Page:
I don’t care how amazing your website is, if no one is visiting and subscribing, it doesn’t matter. This could be a completely branded website or a simple landing page. Neither mean squat if they’re not doing anything for you.
It’s really easy to get caught up in doing “busy work” in this space. There will always be another course, product, or tactic you can learn. If your consumption outweighs your production, you’re not going to get very far.
All this means is you have to figure out how to generate traffic and leads.
Content creation, content marketing, paid traffic, joint ventures/relationships are how you do this. It’s not rocket science. Pick one, get really good at it, then add an additional traffic strategy. Whatever it is, get ONE working and then add an additional strategy. Each of those strategies goes much deeper, but get started (there are plenty of courses on each topic or you can simply find the best videos on YouTube).
There’s literally zero point in launching a product or service if you have no one to sell to.
Especially because before you actually have an audience how do you know what problems they need solving?
Learn How to Write Copy and Content
Communication is EVERYTHING in business. Learning how to write great copy and content is one of the BEST things you can do for your business. It might not feel like it had a direct impact, but it will create compounding returns.
Even if your preference is audio or video content, you still need to know how to create descriptions, titles, SEO, social sharing content to promote your audio and video, etc.
This is one of the few things I regret not putting more time and energy into in the early days of my business. I wrote blog posts, but I was missing that element that helps you understand why you’re writing what you’re writing and what you’re trying to accomplish.
The same is true with copywriting.
I decided early on that I wasn’t good at copy, would default to a friend who had a better grasp on it, and didn’t put the time and energy into it.. until I did.
Which is when everything started changing.
There are SO many amazing people you can learn copywriting from. Find one that resonates with you and learn this skill. You don’t have to want to become a copywriter to benefit from learning how to write good copy for your business.
This can have the biggest (and fastest) impact on your sales.
You Need to Sell. Often.
This is as much mindset as it is skillset.
So many people think they only way they can sell is to be something they’re not. Bro-marketers and all the smarmy tactics we’ve seen working in the past are not the way to grow a long-term, sustainable business (and I’d say a lot of those practices are going by the wayside anyway. Online marketing is growing up).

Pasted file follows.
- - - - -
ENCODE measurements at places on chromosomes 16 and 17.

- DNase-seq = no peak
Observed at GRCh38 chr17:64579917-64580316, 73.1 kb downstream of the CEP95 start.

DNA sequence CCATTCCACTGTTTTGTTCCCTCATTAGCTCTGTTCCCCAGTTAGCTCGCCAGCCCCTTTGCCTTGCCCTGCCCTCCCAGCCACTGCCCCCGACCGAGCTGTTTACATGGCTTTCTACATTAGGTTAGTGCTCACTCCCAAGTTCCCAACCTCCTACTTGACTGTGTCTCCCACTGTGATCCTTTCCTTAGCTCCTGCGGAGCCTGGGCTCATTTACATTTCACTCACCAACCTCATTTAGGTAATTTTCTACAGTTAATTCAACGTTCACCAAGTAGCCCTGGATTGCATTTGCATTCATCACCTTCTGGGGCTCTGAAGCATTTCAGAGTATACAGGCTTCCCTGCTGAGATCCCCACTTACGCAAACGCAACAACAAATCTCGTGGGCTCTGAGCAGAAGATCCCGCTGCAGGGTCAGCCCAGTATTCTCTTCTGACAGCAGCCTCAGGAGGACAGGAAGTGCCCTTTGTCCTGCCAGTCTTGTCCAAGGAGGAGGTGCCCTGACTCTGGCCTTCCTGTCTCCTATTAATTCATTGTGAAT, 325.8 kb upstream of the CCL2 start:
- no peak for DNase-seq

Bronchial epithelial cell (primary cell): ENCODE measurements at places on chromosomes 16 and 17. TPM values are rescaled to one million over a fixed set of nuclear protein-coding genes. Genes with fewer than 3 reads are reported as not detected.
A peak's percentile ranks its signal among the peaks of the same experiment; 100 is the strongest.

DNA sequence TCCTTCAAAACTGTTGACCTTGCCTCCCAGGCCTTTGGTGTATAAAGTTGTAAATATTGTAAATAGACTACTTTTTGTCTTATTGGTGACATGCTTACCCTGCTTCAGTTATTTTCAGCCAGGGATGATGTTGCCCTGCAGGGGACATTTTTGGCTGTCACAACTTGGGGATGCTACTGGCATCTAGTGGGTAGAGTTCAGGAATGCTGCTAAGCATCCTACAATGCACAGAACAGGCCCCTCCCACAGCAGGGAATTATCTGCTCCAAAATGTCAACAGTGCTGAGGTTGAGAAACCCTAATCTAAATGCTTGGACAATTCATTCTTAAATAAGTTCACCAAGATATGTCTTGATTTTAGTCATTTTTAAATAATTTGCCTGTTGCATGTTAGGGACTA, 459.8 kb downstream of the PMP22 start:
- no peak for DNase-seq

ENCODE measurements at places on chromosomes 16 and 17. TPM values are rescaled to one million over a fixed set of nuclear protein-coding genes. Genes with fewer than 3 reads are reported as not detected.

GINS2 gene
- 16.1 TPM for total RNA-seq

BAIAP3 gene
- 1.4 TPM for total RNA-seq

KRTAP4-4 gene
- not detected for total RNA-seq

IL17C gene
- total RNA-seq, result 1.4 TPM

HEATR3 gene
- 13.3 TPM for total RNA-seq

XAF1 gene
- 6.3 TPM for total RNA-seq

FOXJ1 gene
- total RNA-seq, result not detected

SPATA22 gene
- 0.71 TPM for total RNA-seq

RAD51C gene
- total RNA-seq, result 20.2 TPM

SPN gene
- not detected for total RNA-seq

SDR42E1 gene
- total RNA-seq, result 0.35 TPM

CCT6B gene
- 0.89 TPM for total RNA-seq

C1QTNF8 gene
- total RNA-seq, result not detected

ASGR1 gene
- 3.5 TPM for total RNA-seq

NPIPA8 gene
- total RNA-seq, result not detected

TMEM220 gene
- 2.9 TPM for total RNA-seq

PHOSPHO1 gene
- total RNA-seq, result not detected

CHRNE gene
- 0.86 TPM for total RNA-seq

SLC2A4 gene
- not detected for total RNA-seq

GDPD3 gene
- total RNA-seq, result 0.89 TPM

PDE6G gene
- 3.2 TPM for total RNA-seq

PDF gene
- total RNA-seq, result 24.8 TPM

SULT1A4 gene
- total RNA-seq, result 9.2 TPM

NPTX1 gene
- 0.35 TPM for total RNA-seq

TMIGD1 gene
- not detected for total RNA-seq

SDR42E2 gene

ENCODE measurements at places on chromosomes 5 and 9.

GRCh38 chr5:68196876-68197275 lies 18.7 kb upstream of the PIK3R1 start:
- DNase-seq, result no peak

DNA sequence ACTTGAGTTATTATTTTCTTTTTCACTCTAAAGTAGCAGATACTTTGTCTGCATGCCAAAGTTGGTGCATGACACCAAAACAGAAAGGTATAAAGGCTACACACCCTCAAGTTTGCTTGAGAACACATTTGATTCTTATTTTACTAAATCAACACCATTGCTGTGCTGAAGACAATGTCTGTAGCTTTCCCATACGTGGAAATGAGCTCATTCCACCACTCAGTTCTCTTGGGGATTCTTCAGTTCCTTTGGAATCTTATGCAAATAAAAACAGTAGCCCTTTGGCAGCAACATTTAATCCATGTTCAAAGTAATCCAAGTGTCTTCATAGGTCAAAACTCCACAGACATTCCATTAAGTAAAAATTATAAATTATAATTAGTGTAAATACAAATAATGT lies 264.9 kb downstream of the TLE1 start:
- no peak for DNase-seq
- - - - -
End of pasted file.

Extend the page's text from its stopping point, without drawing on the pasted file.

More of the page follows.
When you learn how to write good copy, selling can be fun.
It only took one “notification of payment” for me when I was out doing something else to realize “OMG! This sh*t works!”
If you’re not ready to promote your own products and services, affiliate marketing is a great way to get started here. Simply share what you’re using, why you love it, how you’re using it and include a link.
Sign up for email lists with people who do this really, really well.
Ramit Sethi, of “I Will Teach You to Be Rich” is brilliant at this.
They email regularly (daily I believe), and are always selling one of their products. Always.
There might be the occasional launch email that is building to a series of emails, but most of the time there is a call to action to sign up for something or purchase something. The emails are packed with valuable content.
Find those people you resonate with and pay attention to what they do and how they do it.
You have to be selling.
I’m just as guilty of this as anyone else.
Once you get the hang of selling and making offers, you can then start putting systems into place that create evergreen models for driving sales, so you’re not constantly pitching or launching.
Build your foundation through solid strategies and the tactics become fun ways to try and test new things.
You get to decide the pace at which you do this.
Because it’s taking you longer or you choose to spend the weekend with family and friends doesn’t mean you aren’t committed or don’t want it bad enough.
What’s the point in creating something if you don’t enjoy the journey?